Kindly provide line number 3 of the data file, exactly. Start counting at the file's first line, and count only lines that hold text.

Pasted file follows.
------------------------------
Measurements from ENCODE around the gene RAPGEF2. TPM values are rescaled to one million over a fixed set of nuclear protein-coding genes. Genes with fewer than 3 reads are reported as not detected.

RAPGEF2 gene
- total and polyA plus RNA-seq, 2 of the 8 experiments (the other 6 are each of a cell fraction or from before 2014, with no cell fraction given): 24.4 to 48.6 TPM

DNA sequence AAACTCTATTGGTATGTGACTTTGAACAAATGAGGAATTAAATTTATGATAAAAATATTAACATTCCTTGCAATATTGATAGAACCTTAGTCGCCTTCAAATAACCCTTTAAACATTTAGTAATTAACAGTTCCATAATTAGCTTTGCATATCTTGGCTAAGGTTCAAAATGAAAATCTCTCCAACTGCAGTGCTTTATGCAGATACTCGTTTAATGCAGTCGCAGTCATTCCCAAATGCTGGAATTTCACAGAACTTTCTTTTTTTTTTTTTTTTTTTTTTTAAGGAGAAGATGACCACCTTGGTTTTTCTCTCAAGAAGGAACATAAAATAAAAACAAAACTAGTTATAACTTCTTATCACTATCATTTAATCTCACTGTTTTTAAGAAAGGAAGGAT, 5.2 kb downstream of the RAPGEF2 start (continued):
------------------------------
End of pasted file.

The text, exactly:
- total and polyA plus RNA-seq, 2 of the 8 experiments (the other 6 are each of a cell fraction or from before 2014, with no cell fraction given): 24.4 to 48.6 TPM